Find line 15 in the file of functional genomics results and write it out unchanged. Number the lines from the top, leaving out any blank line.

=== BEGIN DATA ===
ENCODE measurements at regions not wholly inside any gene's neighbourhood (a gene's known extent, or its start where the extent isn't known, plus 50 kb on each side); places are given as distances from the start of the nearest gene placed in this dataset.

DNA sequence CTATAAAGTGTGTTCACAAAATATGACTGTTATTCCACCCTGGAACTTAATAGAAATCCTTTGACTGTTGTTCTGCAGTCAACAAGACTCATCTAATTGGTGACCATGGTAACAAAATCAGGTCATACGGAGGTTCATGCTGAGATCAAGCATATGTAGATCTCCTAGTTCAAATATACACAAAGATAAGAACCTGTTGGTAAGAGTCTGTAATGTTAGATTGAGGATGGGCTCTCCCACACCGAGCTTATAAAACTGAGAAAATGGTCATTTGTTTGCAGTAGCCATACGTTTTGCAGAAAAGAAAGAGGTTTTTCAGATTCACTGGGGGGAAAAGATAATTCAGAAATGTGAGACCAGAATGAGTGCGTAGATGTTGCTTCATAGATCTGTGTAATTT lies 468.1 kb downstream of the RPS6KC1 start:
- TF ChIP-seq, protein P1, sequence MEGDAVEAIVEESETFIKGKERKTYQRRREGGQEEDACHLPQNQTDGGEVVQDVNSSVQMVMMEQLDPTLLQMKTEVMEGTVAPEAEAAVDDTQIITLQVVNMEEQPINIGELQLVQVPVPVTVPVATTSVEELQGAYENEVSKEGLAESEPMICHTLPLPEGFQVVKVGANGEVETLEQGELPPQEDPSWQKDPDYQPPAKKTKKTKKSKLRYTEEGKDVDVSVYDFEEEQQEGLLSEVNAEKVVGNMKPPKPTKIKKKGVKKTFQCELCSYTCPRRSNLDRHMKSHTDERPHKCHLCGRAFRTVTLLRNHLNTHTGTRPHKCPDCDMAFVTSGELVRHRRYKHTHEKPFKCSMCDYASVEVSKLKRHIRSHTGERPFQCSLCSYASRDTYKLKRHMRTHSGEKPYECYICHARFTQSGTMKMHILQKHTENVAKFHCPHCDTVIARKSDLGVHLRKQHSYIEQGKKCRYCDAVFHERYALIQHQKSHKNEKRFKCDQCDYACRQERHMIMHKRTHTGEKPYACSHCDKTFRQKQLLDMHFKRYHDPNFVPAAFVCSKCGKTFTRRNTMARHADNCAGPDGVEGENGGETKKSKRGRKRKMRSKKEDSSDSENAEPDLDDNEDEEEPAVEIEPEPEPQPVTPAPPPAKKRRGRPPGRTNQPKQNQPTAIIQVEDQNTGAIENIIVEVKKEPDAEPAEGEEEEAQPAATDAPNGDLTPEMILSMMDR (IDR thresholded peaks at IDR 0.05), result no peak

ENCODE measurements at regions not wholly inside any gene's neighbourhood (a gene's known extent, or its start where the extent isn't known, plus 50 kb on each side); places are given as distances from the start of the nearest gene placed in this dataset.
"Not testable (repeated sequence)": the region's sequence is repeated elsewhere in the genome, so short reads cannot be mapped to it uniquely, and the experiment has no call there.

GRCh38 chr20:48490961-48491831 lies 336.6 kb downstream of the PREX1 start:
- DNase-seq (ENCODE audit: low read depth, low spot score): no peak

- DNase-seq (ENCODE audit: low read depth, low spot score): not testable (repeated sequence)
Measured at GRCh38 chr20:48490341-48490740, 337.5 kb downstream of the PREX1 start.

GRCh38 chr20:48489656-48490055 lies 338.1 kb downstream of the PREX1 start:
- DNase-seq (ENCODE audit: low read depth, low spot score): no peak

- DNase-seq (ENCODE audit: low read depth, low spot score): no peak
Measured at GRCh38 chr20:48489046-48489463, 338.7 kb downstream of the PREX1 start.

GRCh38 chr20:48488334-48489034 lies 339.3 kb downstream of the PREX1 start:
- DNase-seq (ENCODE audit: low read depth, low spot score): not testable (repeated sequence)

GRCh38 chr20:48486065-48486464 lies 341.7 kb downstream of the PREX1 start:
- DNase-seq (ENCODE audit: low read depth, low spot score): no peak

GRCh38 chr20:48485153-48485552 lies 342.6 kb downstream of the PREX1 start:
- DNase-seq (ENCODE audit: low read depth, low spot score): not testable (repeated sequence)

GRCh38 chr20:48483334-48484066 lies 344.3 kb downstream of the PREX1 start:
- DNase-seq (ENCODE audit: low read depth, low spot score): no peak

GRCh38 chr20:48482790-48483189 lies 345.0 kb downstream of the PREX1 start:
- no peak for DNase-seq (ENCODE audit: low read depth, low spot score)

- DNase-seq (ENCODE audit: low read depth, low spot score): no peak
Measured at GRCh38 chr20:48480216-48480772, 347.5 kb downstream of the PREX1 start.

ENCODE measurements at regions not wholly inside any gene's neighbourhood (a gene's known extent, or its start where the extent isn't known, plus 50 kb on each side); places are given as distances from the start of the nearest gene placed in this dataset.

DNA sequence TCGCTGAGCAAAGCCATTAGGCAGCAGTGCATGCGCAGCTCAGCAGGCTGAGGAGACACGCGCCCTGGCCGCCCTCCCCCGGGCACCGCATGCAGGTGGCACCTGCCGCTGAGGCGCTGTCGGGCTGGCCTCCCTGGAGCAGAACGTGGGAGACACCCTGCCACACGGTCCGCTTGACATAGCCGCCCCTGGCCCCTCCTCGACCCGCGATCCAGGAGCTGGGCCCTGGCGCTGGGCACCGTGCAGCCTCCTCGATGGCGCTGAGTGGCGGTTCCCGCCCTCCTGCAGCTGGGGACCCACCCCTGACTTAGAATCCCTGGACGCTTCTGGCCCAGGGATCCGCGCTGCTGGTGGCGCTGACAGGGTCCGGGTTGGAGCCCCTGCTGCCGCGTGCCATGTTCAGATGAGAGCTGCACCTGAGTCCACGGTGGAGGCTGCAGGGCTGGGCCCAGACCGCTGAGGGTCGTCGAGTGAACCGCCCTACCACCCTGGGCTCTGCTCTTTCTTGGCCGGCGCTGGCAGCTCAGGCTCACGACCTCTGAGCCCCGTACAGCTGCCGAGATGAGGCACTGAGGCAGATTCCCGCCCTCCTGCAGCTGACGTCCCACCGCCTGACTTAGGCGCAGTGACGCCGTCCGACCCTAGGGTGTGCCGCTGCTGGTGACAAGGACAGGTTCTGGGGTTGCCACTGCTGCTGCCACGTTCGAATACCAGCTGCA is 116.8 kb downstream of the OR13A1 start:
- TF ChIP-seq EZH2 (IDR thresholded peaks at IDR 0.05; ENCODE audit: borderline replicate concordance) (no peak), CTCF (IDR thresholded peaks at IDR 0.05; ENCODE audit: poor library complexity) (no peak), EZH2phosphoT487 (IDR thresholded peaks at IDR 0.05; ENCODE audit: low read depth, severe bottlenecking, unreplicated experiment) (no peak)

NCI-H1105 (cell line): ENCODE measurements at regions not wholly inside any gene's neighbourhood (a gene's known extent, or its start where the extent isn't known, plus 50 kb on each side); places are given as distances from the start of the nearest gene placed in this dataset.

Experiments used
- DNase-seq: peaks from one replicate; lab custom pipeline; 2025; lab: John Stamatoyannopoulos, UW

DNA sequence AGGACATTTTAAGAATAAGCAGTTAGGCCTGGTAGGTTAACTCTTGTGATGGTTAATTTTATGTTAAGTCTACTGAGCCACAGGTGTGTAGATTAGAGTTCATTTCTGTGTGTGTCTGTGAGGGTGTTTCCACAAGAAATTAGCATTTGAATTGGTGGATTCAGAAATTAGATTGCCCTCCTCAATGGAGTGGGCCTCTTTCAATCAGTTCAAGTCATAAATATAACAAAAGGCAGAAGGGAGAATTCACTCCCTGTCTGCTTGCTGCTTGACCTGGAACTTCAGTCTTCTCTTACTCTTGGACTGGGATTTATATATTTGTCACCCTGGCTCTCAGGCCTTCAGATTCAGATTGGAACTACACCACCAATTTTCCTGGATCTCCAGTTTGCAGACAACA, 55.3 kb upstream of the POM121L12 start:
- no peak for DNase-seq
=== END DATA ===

- DNase-seq (ENCODE audit: low read depth, low spot score): not testable (repeated sequence)